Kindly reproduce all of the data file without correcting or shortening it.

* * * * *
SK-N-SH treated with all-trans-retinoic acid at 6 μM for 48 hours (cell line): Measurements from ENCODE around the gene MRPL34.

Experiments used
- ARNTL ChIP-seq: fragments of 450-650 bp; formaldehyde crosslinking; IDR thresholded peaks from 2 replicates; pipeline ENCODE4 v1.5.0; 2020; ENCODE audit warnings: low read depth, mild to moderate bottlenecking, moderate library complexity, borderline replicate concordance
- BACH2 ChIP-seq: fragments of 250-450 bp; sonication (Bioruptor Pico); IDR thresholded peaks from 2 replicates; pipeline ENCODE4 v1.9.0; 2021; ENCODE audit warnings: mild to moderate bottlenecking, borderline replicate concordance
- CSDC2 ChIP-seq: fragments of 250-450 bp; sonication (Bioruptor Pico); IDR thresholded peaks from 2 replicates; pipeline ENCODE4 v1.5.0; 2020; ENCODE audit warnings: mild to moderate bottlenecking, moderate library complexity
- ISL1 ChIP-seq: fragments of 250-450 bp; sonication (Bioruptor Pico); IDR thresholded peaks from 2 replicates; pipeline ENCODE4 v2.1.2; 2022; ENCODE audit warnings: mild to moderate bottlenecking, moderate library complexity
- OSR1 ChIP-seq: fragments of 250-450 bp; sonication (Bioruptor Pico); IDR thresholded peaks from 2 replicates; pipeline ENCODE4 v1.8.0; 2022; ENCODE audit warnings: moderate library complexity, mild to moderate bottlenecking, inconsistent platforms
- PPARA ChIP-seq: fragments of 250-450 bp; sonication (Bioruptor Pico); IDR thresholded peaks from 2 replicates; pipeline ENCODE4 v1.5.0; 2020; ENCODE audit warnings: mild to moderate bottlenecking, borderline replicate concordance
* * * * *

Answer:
SK-N-SH treated with all-trans-retinoic acid at 6 μM for 48 hours (cell line): Measurements from ENCODE around the gene MRPL34.

Experiments used
- ARNTL ChIP-seq: fragments of 450-650 bp; formaldehyde crosslinking; IDR thresholded peaks from 2 replicates; pipeline ENCODE4 v1.5.0; 2020; ENCODE audit warnings: low read depth, mild to moderate bottlenecking, moderate library complexity, borderline replicate concordance
- BACH2 ChIP-seq: fragments of 250-450 bp; sonication (Bioruptor Pico); IDR thresholded peaks from 2 replicates; pipeline ENCODE4 v1.9.0; 2021; ENCODE audit warnings: mild to moderate bottlenecking, borderline replicate concordance
- CSDC2 ChIP-seq: fragments of 250-450 bp; sonication (Bioruptor Pico); IDR thresholded peaks from 2 replicates; pipeline ENCODE4 v1.5.0; 2020; ENCODE audit warnings: mild to moderate bottlenecking, moderate library complexity
- ISL1 ChIP-seq: fragments of 250-450 bp; sonication (Bioruptor Pico); IDR thresholded peaks from 2 replicates; pipeline ENCODE4 v2.1.2; 2022; ENCODE audit warnings: mild to moderate bottlenecking, moderate library complexity
- OSR1 ChIP-seq: fragments of 250-450 bp; sonication (Bioruptor Pico); IDR thresholded peaks from 2 replicates; pipeline ENCODE4 v1.8.0; 2022; ENCODE audit warnings: moderate library complexity, mild to moderate bottlenecking, inconsistent platforms
- PPARA ChIP-seq: fragments of 250-450 bp; sonication (Bioruptor Pico); IDR thresholded peaks from 2 replicates; pipeline ENCODE4 v1.5.0; 2020; ENCODE audit warnings: mild to moderate bottlenecking, borderline replicate concordance